Karmic webs

“There is no beauty without fragility.” – Susan David

I recently heard a talk by Francis Lucille in which someone asked the spiritual teacher, “Why do some people have better lives than others? Why are some people rich, others poor, some healthy, others unwell. Why also can some people deal with setbacks with grace and others not?”

Francis Lucille was to-the-point as usual. He said, “You are mixing up happiness with lots of sociological conditions. True happiness has nothing to do with sociological conditions.”

The questioner can be forgiven: we all tend to measure our happiness through conditions, because our minds are directed outward and we seek happiness through desiring conditions. Even surveys of happiness measure these according to economic and sociological factors. Indeed, when sociological factors are unfavourable, we notice more problems and more suffering.

More suffering. Is that true? Can we really say that to have wealth, health and favourable conditions in life gives you more happiness? And to lack these conditions allows less happiness? Can favourable conditions be a constant for anyone? A deep happiness may have nothing to do with good conditions, but outward conditions being unfavourable can afflict the mind in different ways: some suffer more than others. We may not know why we face the things we face, but we do know that some people handle their pain better than others. And that no one escapes some kind of pain, for pain propels the journey of human consciousness towards truth and the seeking of real happiness.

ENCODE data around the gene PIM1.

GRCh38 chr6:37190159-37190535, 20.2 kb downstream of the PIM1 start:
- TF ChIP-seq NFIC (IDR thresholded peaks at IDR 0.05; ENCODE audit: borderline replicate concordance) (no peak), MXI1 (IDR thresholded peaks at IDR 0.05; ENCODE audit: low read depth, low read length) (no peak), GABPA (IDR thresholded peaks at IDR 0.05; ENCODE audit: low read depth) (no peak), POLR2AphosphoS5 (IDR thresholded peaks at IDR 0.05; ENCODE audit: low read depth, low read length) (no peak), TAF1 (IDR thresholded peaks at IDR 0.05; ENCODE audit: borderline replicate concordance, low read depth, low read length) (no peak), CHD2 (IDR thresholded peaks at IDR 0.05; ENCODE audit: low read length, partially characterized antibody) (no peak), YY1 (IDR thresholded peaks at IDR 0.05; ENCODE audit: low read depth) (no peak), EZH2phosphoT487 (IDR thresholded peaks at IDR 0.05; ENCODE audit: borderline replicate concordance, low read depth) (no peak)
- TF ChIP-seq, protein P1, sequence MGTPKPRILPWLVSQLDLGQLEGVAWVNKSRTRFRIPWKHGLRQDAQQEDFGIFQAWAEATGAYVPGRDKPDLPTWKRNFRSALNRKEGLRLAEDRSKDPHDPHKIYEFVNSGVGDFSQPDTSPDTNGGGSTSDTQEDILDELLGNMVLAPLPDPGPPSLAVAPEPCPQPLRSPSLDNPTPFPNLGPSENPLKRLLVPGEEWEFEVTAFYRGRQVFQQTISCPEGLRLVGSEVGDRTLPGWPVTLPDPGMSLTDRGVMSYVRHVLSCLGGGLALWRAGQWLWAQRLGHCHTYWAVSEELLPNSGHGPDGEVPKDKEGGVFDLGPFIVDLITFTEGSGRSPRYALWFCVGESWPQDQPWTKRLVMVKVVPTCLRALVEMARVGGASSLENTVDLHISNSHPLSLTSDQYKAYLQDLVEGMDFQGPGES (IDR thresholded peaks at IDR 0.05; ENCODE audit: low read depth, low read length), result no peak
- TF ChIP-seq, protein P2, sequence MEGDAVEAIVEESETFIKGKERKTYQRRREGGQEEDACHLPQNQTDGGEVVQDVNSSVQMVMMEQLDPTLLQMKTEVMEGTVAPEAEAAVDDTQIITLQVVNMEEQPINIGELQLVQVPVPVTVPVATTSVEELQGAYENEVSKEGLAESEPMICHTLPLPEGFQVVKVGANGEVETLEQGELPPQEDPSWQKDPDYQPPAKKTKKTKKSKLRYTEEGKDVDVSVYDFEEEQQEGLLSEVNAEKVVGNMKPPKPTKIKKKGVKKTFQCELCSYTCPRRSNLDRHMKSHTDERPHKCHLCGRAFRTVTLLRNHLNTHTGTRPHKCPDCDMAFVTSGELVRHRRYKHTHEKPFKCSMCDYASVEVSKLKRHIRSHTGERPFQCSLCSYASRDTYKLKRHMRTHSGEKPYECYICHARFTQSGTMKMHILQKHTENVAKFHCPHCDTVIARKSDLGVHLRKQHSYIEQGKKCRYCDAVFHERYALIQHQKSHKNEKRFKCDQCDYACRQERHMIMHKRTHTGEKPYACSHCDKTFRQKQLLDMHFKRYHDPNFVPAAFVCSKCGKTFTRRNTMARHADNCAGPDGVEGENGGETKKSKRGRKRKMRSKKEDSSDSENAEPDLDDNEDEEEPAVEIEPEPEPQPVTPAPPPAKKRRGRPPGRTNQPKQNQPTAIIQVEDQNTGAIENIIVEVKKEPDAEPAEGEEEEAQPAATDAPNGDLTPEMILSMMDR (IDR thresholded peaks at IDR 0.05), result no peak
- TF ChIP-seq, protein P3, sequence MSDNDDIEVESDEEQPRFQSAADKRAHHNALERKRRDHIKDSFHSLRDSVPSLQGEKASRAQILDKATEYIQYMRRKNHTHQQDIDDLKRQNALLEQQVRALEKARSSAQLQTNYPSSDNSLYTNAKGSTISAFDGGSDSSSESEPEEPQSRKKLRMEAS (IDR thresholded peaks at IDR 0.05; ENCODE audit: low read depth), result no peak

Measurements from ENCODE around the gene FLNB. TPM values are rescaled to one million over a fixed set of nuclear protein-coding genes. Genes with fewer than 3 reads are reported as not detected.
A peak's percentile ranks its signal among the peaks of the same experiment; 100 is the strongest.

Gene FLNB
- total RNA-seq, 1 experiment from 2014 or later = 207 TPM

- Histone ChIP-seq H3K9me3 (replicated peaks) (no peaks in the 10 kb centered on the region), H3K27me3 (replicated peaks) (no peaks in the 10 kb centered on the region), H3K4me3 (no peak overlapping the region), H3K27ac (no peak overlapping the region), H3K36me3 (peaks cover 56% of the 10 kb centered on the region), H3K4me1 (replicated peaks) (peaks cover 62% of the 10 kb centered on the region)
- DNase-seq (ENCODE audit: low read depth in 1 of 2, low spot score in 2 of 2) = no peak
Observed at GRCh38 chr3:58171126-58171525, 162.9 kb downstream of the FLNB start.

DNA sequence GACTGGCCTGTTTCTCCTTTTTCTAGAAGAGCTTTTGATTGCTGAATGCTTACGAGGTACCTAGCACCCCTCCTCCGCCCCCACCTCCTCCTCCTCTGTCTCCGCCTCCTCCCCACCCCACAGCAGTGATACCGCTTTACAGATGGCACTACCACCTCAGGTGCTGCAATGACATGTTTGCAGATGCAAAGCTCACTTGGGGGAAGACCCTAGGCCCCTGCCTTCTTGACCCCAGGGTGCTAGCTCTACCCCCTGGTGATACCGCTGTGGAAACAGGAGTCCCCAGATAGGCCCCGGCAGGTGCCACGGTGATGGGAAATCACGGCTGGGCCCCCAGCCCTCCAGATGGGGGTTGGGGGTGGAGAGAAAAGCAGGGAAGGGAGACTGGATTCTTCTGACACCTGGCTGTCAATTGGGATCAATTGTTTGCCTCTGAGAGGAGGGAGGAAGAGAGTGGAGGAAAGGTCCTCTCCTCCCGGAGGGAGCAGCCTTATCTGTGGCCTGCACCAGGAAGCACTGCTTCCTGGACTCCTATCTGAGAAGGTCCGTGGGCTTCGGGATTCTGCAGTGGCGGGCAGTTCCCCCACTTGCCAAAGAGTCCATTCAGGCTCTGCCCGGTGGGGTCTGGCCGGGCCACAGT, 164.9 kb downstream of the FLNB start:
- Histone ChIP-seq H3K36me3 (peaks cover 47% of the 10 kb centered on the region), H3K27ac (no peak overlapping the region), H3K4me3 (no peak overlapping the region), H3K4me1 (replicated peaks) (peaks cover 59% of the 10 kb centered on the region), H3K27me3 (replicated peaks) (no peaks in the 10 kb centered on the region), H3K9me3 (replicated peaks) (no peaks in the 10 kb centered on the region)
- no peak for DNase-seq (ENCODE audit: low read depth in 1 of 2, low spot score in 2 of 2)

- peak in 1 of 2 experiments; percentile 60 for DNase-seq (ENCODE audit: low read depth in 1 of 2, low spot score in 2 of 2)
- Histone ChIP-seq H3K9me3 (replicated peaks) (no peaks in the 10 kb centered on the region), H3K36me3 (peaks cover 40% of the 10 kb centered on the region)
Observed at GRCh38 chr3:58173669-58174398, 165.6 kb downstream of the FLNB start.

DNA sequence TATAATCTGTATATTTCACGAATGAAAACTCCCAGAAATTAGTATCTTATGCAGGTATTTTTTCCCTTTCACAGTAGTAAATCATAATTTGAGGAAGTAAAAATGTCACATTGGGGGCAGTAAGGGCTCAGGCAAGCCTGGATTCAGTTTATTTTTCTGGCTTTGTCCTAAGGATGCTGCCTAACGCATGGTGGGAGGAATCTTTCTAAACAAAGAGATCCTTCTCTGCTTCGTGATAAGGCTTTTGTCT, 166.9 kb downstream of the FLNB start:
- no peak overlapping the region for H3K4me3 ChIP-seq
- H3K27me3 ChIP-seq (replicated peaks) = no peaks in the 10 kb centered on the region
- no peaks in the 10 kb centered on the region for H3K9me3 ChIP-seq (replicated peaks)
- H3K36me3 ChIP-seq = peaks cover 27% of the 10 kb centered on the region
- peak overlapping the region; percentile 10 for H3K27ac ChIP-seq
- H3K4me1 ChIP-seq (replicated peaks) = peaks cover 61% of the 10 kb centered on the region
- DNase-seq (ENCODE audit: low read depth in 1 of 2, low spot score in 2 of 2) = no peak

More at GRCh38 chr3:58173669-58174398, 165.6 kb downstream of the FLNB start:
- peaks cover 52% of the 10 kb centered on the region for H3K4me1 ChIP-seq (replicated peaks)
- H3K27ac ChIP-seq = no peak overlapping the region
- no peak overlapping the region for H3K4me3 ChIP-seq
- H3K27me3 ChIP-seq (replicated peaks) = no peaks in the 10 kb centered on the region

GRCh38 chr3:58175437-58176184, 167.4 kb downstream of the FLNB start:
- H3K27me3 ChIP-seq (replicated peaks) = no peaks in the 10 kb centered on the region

The mind has its patterns. The mind and body, with their patterns, may affect what happens in our experience, but this karmic web that influences how we think, feel, react and act has nothing to do with who we essentially are, the inner core which is the access point to truth. But the mind, so dominated by its patterns, needs to transcend its tendencies to reference the self in forms before it can transcend the forces of ‘karma’.

The apologies you never got…

Human relationships are strange in that we don’t know how something we said or did stacks up in the universe. We don’t know the history-future-karmic stuff that relates to each thing. We don’t know what a comment we made meant to someone, nor a gesture.

But there are times with hindsight, when we can see that something felt unfair to us. Or in other situations, we reacted unfairly to someone. Unknown knowledge becomes a little more known, better understood. For instance, our boasting about our kids or our lifestyle could make someone feel uncomfortable or competitive, or we could feel judged as inferior by another person bragging to us. ┬áIn situations where such emotions get aroused, or reactions are created, there is usually a karmic string attached…necessary for our own growth of consciousness. We can go about trying to ‘put things right’, by manipulating what appears as our external, objective world, not realising that the objects are a secondary appearance.

If there is immediate need, most would respond to a situation without calculation or mental commentary. But if we are pondering the ‘shoulds’ and ‘should nots’, then the judgemental mind is further trapped into the karmic thread which created the situations in the first place. Often the thinking mind takes hold with strong force or habit, and there’s not much we can do. But the moment we realise this, is the moment of true ‘choice’, where we can become the observer of this play rather than the actor trapped in its template.